Russia Becomes Third Biggest Military Spender in the World

Putin in Kalashnikov Concern
Russian President Vladimir Putin (second from the left) observes guns as he visits firearms maker Kalashnikov Concern in Izhevsk, Russia, September 20, 2016. Sputnik/Kremlin/Mikhail Klimentyev/Reuters

Russia has overtaken Saudi Arabia to become the third biggest defense spender in the world, shelling out almost $70 billion on its military during 2016, according to the Stockholm International Peace Research Institute (SIPRI).

The U.S. topped the spending leaderboard in 2016, increasing its defense spending by 1.7 percent between 2015 and 2016 to $611 billion. China came in second place, upping the amount it spends on its military by 5.4 per cent to $215 billion.

Russia, which came in fourth place last year, overtook Saudi Arabia due largely to Riyadh's decision to cut defense spending by 30 percent — to $63.7 billion — in 2016.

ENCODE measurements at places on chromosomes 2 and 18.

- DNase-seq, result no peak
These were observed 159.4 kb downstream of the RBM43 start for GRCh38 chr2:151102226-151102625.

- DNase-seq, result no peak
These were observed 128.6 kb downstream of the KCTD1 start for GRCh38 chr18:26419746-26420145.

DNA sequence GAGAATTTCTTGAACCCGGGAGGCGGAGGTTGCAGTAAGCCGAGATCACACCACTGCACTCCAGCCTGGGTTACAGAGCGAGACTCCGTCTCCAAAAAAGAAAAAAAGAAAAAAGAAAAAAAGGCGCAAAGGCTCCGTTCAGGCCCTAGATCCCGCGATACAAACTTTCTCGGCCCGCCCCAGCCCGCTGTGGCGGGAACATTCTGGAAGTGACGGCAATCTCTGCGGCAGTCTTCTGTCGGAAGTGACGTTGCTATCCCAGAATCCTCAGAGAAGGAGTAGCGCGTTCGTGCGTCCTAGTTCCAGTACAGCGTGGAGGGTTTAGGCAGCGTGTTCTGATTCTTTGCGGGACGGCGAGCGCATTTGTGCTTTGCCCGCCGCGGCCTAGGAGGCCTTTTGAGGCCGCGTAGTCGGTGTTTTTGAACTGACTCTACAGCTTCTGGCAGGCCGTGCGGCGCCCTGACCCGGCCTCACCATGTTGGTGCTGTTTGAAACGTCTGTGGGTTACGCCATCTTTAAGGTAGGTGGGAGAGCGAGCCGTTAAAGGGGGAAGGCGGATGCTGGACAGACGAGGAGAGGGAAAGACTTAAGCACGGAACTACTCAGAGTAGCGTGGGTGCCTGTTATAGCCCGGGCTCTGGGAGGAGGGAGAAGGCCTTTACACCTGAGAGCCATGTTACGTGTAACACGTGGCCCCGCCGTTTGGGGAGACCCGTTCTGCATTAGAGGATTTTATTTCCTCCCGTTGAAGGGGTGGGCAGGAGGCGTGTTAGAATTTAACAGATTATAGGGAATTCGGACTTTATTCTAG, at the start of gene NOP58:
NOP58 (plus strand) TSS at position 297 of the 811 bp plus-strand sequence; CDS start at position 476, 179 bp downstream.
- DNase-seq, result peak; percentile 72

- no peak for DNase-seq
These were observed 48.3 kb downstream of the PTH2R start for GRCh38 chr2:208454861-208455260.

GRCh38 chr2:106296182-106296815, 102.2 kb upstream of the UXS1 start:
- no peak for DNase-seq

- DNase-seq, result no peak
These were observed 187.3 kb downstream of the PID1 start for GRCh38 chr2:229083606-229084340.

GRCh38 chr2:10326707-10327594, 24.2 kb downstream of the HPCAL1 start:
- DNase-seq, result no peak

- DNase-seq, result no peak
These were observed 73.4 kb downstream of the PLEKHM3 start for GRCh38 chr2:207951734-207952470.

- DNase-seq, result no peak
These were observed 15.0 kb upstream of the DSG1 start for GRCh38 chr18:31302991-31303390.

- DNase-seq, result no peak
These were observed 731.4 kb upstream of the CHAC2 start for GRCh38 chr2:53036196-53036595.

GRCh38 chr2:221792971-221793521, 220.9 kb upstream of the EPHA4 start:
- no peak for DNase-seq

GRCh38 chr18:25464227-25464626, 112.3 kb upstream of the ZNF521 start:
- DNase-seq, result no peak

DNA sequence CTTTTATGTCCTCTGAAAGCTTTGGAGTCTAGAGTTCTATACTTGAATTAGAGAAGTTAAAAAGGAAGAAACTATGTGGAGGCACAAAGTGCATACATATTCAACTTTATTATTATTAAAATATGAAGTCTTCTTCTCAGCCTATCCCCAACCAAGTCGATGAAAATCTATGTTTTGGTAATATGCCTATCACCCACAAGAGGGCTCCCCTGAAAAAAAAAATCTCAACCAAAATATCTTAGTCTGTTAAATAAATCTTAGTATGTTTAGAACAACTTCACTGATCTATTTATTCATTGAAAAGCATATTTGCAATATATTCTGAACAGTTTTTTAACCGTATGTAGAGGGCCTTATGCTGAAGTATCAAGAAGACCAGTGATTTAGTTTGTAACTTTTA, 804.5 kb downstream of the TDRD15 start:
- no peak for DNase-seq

Saudi Arabia was not the only major oil producer to cut military expenditure in 2016 after almost two years of declines in the price of oil: Venezuela slashed defense spending by 56 per cent, South Sudan by 54 per cent and Azerbaijan by 36 per cent.

Iraq—despite fighting a war against the Islamic State militant group (ISIS) —has cut its military budget by 36 per cent.

But Russia, which has also been hit by low oil prices, boosted its spending by a significant 5.9 per cent in 2016 to $69.2 billion, despite ongoing economic malaise in the country. Prime Minister Dmitry Medvedev announced earlier this month, however, that after two years in recession, Russia's economy was nearing growth.

While China was in second place, its increases year to year have dropped dramatically as its economic boom has slowed.

India rounded off the top five of military spenders, increasing its spending by 8.5 per cent in 2016 to $55.9 billion.

All but three countries in Western Europe increased their spending to reach a total of 2.6 percent regional increase in 2016. Italy made the biggest leap upward in defense spending, raising it by 11 per cent between 2015 and 2016.